Journal of Nuclear Medicine August 2015, 56 (8) 1246-1251.
Background: Periostin, an extracellular matrix protein, plays key role in cell adhesion and motility within the tumor microenvironment and is correlated with tumor invasion. We developed and characterized a PET tracer that specifically targets periostin and evaluated the probe in preclinical models of esophageal squamous cell carcinoma (ESCC).
Methods: The Institutional Animal Care and Use Committee approved all animal studies. Antiperiostin-F(ab')2 was generated from a monoclonal antibody by enzymatic digestion, conjugated to DOTA, and labeled with (64)Cu. Human ESCC cell lines, TE-11 with high and TT with minimal periostin expression, were implanted in nu/nu mice to generate the positive and control tumor models, respectively. PET/CT imaging was performed at 6, 12, and 24 h and organ-specific biodistribution at 24 h after probe injection. Additionally the probe was tested in a genetically engineered mouse model of periostin-expressing distal esophageal/forestomach ESCC. Tissue microarrays of esophageal neoplasms and ESCC as well as extracted tumor samples were stained for periostin.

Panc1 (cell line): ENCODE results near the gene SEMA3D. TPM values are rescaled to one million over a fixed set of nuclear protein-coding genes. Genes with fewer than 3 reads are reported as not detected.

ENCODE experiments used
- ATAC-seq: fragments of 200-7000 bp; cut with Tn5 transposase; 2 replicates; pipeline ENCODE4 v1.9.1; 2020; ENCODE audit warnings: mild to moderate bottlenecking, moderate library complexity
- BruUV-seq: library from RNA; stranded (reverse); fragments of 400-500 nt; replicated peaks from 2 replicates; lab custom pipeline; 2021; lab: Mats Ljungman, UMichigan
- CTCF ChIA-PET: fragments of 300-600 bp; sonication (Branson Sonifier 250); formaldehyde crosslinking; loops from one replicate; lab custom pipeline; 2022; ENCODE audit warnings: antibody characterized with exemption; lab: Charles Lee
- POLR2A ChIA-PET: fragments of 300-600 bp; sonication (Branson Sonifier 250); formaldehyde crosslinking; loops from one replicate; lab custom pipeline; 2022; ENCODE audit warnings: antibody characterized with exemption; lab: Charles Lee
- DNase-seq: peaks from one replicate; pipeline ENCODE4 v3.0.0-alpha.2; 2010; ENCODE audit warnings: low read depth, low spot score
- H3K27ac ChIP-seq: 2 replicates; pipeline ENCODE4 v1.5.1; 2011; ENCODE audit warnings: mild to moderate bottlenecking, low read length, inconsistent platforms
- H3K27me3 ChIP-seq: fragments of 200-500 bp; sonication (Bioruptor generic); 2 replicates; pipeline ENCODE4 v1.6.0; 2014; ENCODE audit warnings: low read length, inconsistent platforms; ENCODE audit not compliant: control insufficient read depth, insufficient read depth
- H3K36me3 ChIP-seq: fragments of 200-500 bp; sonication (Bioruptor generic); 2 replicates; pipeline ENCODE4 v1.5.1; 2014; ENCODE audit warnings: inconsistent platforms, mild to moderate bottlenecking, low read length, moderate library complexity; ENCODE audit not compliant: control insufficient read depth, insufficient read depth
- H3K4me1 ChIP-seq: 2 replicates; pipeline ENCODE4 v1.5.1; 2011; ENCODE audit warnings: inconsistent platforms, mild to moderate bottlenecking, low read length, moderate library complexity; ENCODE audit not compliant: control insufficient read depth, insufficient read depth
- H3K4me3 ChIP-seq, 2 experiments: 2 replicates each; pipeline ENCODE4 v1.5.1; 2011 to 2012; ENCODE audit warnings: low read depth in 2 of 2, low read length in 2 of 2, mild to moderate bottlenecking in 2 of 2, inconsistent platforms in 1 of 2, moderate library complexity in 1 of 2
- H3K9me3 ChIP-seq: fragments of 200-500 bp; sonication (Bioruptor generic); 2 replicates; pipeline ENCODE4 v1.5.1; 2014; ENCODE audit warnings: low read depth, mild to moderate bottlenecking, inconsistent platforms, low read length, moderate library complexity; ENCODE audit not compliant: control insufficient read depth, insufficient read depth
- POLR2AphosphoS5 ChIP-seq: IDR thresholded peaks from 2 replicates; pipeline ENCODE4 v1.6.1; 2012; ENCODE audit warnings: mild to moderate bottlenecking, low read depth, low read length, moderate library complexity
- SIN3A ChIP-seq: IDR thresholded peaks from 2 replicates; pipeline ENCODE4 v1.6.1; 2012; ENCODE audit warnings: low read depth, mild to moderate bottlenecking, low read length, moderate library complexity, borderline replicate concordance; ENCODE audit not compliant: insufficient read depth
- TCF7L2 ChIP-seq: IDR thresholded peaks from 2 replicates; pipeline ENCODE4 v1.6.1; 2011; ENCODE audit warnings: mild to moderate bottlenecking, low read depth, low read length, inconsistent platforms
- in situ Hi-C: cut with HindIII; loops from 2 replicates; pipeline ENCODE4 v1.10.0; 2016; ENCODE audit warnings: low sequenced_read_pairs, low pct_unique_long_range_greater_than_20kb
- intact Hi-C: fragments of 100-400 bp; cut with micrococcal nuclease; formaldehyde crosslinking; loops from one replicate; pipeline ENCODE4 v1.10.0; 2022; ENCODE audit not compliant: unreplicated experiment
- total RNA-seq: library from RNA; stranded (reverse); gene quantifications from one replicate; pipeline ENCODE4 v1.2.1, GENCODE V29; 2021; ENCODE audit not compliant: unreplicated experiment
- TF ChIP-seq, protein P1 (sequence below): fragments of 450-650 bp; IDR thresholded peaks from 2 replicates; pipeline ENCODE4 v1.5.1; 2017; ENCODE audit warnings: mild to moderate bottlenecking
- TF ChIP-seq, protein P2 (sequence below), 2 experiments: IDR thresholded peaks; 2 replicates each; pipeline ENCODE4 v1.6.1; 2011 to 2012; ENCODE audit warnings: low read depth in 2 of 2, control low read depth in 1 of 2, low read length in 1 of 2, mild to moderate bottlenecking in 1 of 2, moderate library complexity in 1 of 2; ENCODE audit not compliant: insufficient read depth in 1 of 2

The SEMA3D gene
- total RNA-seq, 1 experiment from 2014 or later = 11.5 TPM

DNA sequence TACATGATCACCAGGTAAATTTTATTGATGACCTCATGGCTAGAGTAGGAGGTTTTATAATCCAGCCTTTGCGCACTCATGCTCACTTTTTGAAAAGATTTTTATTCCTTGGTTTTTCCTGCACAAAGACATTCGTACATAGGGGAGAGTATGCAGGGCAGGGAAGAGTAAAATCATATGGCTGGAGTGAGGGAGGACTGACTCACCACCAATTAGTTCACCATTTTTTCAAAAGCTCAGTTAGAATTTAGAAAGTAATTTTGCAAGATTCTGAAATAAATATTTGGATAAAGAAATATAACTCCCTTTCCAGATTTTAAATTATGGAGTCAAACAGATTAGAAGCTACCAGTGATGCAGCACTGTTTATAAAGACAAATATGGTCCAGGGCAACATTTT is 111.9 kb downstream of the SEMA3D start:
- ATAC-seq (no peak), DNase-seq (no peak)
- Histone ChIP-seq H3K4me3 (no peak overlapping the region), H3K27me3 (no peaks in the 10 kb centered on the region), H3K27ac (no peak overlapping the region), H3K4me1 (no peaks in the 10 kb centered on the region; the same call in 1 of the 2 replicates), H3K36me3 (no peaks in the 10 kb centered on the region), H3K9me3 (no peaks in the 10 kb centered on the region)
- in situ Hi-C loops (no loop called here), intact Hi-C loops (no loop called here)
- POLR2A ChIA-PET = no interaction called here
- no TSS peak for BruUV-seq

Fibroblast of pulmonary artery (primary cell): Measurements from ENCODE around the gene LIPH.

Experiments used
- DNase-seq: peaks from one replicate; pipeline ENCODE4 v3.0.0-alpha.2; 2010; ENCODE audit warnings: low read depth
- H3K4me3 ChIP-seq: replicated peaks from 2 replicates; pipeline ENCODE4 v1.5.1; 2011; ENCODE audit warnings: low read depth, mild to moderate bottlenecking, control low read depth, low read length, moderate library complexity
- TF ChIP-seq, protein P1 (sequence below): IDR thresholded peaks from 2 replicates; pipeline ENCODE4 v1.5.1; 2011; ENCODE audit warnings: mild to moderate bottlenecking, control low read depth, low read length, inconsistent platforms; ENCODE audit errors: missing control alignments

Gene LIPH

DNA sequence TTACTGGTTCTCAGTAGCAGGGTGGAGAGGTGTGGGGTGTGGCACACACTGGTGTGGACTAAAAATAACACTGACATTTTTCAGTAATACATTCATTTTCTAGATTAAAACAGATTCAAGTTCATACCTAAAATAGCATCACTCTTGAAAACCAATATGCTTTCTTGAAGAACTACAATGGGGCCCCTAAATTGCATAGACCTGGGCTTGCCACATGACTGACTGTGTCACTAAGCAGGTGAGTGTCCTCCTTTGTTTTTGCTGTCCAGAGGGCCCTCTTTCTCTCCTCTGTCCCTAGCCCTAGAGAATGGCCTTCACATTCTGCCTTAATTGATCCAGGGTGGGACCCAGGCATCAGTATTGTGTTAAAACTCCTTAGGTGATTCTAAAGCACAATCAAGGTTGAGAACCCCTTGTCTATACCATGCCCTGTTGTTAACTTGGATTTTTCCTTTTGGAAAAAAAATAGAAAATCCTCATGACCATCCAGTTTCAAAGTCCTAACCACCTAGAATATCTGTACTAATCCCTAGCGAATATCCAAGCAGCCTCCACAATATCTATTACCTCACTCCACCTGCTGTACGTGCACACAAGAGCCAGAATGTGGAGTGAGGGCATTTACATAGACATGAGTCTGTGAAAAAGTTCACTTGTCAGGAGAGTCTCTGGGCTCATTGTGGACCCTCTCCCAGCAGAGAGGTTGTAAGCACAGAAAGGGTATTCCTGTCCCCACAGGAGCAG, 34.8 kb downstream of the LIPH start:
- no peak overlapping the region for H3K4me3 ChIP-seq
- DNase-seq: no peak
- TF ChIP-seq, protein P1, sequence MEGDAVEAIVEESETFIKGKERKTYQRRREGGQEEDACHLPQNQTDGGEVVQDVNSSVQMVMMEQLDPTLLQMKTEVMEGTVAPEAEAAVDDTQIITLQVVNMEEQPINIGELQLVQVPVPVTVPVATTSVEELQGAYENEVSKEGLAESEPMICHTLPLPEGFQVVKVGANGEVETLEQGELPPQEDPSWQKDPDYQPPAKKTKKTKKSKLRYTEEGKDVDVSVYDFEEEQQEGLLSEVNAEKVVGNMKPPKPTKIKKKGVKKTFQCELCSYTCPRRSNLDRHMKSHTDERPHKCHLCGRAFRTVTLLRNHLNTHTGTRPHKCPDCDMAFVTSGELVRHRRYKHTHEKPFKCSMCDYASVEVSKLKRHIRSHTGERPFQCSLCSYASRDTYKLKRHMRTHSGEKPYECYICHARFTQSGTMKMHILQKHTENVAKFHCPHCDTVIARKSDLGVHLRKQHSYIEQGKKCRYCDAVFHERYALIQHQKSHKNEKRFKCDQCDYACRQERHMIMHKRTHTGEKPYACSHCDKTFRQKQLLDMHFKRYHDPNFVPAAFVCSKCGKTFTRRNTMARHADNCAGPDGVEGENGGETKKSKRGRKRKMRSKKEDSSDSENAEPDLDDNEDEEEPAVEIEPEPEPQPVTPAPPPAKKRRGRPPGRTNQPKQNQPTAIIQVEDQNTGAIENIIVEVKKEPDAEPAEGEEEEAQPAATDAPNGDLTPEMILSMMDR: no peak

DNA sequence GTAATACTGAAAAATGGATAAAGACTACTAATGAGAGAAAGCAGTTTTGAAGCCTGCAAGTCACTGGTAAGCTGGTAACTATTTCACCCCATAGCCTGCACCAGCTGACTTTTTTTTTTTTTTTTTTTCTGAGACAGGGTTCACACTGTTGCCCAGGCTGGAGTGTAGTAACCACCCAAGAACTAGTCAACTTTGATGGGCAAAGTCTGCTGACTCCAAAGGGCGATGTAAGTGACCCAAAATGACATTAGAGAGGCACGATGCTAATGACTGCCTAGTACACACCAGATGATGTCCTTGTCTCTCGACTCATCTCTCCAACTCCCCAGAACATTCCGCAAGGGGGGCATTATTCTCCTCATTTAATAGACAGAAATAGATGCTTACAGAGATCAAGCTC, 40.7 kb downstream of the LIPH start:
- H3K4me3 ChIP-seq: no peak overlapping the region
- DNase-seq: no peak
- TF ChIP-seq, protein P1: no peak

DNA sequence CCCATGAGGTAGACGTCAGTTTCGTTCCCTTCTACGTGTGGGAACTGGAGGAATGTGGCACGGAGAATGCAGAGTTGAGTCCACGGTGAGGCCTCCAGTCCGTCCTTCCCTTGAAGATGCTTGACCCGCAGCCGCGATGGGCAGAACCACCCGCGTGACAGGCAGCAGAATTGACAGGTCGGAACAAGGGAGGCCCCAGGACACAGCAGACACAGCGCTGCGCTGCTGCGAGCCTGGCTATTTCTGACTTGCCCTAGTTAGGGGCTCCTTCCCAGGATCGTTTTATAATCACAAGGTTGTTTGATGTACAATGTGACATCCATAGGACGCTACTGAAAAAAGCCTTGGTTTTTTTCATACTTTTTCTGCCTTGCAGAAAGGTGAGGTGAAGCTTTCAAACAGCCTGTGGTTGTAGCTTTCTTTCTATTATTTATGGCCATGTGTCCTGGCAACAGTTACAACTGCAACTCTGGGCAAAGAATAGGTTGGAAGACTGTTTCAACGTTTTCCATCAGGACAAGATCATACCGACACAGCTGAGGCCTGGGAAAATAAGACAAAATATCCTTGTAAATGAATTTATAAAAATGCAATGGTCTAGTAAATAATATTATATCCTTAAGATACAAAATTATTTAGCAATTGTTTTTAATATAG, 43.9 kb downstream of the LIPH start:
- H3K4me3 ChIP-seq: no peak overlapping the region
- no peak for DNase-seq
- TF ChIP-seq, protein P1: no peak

Results: We generated a (64)Cu-DOTA-anti-periostin-F(ab')2 with a dissociation constant of 29.2 ± 3.0 nM. PET/CT images and biodistribution studies showed significantly higher tracer uptake in TE-11 than TT tumors (maximum standardized uptake value, 24 h: 0.67 ± 0.09 vs. 0.36 ± 0.03, P < 0.0005; percentage injected dose per gram, 24 h: 3.24 ± 0.65 vs. 1.63 ± 0.49, P < 0.0001). In genetically engineered mouse models, ESCC high periostin tracer uptake anatomically correlated with the (18)F-FDG uptake at the gastroesophageal junction. All of the ESCC cores and 96.2% of adenocarcinoma stained positive for periostin, with most stained strongly (67.3% and 69.3%, respectively).
Conclusion: We demonstrated that specific imaging of extracellular matrix periostin in ESCC is feasible using a targeted PET tracer. Detection of periostin in the tumor microenvironment may help with early detection, postsurgical follow-up, and in situ characterization of primary and metastatic lesions.